Britain to push for 'stranglehold' on Syria regime: Hague
Britain will push for a tightening of the diplomatic and economic "stranglehold" on Syria at a meeting of regional powers in Tunisia tomorrow, foreign secretary William Hague said.world Updated: Feb 23, 2012 15:47 IST
Britain will push for a tightening of the diplomatic and economic "stranglehold" on Syria at a meeting of regional powers in Tunisia on Friday, foreign secretary William Hague said.
Hague said he would bring up the Syria issue on Thursday at talks on the sidelines of a major conference on the future of Somalia which is taking place in London.
"I will be discussing today with (US secretary of state) Hillary Clinton and many of the Arab leaders what we can achieve at that meeting (in Tunisia). I think part of that has to be tightening a diplomatic and economic stranglehold on the Assad regime," he told the BBC.
Hague said the failure to stop President Bashar Al-Assad from killing civilians was a "deeply frustrating situation", but ruled out military action like the Nato-led offensive against Libya last year.
Military action against Libya would be "much more complicated and would have to be on a much greater scale than in Libya, so that's not something we're likely to embark on," Hague said.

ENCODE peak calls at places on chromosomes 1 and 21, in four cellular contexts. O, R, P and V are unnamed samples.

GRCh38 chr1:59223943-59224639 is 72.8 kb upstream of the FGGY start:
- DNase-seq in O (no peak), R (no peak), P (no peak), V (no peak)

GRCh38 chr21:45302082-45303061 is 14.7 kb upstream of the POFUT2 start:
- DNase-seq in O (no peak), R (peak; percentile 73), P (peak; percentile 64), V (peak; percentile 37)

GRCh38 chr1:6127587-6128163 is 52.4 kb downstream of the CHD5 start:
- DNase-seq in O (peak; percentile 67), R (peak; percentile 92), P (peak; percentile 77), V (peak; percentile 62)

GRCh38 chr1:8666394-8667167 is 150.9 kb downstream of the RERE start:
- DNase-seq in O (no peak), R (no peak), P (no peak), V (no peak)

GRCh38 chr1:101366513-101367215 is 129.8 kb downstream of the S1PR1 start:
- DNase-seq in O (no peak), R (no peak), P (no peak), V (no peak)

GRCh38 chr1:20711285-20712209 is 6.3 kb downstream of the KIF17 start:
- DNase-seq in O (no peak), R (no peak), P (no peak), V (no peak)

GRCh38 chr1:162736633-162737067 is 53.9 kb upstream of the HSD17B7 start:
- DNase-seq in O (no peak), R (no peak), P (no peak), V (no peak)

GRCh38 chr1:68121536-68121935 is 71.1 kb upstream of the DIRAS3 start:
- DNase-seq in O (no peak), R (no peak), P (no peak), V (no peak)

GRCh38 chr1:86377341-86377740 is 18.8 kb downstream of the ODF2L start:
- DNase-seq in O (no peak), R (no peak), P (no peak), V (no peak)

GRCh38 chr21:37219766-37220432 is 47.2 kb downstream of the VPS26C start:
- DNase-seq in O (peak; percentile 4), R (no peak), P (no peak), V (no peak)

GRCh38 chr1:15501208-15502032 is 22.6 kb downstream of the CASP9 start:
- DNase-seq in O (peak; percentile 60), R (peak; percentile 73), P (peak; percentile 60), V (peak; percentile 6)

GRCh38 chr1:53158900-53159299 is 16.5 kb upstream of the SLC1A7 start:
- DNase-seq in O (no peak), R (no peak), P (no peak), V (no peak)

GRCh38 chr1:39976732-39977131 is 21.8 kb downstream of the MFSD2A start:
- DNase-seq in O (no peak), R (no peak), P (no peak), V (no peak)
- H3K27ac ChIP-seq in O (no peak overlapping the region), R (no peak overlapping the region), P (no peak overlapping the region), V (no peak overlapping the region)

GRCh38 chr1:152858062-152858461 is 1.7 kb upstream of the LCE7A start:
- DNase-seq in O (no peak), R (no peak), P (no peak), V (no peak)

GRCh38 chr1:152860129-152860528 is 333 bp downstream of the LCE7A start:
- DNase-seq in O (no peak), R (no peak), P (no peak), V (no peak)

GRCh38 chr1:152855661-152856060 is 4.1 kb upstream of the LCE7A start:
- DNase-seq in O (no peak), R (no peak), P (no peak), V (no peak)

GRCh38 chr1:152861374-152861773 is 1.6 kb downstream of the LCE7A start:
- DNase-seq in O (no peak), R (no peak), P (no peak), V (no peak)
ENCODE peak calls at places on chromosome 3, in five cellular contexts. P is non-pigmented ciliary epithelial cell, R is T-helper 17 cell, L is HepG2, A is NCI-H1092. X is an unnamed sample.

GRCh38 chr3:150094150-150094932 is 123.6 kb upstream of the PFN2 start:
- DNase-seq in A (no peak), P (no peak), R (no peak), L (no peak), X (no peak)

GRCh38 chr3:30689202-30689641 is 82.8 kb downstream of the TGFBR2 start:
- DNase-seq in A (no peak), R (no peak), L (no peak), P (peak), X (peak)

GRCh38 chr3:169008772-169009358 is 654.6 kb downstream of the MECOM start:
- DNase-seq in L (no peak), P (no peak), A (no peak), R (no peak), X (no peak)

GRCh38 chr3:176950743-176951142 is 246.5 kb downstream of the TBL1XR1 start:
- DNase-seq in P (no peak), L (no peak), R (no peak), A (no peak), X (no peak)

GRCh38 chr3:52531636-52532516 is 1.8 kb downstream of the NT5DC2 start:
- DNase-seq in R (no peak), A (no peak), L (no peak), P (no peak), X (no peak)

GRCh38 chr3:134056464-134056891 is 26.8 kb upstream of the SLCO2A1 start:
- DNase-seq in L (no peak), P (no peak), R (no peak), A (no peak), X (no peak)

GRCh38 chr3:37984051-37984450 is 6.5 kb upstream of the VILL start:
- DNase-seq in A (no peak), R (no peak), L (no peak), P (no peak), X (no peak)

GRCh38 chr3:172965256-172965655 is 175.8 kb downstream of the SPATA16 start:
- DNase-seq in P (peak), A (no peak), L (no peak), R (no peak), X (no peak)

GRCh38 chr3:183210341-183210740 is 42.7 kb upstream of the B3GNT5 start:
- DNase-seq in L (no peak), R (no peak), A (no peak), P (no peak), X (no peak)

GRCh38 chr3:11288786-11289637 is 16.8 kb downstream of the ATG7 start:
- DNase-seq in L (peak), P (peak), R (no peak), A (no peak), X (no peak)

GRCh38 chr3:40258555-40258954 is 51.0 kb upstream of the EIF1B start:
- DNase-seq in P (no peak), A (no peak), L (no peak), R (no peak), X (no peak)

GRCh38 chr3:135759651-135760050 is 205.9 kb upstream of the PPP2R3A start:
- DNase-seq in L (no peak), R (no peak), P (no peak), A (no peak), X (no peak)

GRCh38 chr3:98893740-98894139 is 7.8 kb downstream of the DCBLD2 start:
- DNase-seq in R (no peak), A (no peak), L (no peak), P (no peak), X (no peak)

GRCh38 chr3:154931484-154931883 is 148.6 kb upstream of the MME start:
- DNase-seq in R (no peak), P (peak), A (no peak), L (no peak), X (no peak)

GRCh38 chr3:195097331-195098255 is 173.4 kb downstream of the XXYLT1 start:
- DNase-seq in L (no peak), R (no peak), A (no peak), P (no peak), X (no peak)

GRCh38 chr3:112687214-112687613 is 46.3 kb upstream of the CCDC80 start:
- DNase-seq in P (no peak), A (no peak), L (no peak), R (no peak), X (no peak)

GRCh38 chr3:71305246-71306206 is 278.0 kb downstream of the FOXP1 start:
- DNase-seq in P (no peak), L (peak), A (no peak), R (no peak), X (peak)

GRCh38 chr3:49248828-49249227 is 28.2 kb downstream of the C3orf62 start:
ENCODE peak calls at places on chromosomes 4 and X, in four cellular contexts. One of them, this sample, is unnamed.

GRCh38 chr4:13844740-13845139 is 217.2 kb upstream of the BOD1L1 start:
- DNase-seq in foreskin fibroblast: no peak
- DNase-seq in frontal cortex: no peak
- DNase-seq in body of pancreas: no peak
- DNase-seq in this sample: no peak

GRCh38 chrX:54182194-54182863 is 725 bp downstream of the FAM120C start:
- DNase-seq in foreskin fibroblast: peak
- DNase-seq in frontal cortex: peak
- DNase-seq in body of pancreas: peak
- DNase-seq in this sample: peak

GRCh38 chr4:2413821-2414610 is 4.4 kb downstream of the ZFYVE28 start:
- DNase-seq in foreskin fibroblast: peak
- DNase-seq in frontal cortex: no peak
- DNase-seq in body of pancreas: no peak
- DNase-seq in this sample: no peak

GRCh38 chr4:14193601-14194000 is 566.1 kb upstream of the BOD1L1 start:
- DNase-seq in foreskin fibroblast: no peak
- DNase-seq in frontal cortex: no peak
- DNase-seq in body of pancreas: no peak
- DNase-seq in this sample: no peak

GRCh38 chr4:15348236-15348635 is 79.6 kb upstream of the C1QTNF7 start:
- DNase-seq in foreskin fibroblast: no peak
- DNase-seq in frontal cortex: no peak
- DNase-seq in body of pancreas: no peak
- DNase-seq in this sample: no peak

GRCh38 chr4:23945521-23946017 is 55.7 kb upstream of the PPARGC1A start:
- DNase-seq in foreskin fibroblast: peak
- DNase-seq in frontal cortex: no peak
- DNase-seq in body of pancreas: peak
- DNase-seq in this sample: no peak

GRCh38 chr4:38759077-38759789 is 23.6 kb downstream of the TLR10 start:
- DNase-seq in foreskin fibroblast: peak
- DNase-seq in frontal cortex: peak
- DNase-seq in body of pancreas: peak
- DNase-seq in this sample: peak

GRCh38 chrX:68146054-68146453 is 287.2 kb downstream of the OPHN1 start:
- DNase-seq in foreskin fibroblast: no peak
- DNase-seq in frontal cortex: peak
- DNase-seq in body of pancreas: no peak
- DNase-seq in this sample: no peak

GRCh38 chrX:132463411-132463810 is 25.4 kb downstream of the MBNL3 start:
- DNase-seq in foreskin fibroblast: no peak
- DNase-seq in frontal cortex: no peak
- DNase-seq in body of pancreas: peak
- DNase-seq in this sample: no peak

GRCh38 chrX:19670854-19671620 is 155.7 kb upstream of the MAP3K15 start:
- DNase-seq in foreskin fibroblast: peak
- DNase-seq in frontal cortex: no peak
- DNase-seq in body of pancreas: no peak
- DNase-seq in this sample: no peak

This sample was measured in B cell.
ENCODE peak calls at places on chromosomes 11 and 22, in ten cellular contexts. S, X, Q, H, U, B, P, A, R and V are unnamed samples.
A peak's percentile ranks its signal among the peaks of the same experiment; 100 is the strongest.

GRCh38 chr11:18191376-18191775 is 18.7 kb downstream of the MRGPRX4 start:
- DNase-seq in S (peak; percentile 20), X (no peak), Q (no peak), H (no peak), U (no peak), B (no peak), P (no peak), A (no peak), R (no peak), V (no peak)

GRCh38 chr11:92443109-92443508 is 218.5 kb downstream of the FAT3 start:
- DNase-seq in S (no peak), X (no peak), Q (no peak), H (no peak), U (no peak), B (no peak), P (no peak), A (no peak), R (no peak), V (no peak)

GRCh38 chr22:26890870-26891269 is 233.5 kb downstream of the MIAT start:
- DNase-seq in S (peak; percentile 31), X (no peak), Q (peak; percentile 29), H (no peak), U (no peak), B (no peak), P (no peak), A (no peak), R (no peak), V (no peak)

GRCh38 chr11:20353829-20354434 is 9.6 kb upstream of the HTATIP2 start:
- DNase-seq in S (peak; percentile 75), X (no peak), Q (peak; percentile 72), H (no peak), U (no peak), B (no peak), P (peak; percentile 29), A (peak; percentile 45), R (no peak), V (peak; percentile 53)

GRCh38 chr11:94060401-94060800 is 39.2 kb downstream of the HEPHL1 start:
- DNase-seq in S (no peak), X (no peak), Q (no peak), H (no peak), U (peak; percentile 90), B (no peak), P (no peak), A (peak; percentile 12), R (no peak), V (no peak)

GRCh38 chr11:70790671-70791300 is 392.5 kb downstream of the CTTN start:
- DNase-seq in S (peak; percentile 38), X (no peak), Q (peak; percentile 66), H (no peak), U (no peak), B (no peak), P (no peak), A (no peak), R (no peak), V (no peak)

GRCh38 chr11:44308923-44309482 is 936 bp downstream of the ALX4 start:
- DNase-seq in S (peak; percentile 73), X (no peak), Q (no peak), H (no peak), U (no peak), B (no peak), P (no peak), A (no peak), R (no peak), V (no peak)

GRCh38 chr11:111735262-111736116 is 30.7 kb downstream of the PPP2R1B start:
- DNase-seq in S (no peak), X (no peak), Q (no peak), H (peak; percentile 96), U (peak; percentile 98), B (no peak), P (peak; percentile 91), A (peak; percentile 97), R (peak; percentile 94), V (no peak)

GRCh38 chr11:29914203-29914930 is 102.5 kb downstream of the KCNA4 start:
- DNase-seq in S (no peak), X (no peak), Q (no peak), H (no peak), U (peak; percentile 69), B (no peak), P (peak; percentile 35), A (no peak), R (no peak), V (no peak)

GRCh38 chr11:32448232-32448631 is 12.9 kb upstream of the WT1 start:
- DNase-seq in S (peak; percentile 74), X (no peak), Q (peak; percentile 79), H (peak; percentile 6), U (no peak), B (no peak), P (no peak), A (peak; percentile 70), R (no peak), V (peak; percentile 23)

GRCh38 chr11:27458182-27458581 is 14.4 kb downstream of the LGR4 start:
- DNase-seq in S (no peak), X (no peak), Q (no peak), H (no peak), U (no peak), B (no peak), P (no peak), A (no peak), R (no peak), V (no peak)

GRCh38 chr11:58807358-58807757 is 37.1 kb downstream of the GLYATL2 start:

He said the international community had "supplied food rations and other emergency supplies" to Syrians affected by the violence.
"People have been dying in their thousands, that continues, the Assad regime continues to act seemingly with impunity," he said, a day after two western journalists were killed in shelling of the Syrian city of Homs.
"But I think we can agree a wider set of measures across a large group of nations, I think we can tighten the European Union sanctions on Syria when we meet on Monday."
"Clearly the economic measures that we are adopting make the life much more difficult for the Assd regime. We have cut off a quarter of their revenues for instance by stopping all oil imports to Europe," he said.
The Friends of Syria conference in Tunis will gather top diplomats from the Arab League, Europe and the United States, along with the opposition.
Russia has denounced the meeting as one-sided and refused to attend. China has also refused to commit itself.